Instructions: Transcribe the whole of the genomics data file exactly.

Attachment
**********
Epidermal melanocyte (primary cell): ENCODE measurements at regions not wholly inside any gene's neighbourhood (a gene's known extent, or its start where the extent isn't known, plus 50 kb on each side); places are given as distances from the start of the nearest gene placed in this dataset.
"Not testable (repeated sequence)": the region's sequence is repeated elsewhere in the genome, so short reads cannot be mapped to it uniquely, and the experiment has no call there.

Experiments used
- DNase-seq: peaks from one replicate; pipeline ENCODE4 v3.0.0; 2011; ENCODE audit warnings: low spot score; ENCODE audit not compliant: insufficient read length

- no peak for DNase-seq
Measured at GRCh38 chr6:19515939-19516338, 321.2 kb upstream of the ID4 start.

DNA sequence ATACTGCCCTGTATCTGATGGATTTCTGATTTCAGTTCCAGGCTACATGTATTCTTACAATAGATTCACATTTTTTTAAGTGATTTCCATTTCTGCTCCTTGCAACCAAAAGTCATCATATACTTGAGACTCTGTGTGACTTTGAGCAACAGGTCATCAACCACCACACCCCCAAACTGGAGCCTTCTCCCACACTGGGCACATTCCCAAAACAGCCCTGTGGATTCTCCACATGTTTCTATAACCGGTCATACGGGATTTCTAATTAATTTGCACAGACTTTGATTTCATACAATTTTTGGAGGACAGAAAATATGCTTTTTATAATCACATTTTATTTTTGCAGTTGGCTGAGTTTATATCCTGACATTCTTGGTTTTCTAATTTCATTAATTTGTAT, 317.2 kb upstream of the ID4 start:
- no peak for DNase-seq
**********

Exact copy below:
Epidermal melanocyte (primary cell): ENCODE measurements at regions not wholly inside any gene's neighbourhood (a gene's known extent, or its start where the extent isn't known, plus 50 kb on each side); places are given as distances from the start of the nearest gene placed in this dataset.
"Not testable (repeated sequence)": the region's sequence is repeated elsewhere in the genome, so short reads cannot be mapped to it uniquely, and the experiment has no call there.

Experiments used
- DNase-seq: peaks from one replicate; pipeline ENCODE4 v3.0.0; 2011; ENCODE audit warnings: low spot score; ENCODE audit not compliant: insufficient read length

- no peak for DNase-seq
Measured at GRCh38 chr6:19515939-19516338, 321.2 kb upstream of the ID4 start.

DNA sequence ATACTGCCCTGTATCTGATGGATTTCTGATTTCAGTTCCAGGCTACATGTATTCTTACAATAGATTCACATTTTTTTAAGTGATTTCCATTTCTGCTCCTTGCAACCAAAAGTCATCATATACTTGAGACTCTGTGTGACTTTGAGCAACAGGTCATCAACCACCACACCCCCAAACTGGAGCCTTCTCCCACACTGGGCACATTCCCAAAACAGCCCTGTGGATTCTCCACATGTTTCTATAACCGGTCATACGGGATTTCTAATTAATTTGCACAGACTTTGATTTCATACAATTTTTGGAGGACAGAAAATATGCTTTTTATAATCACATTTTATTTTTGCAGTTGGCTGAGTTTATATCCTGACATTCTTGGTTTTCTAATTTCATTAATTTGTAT, 317.2 kb upstream of the ID4 start:
- no peak for DNase-seq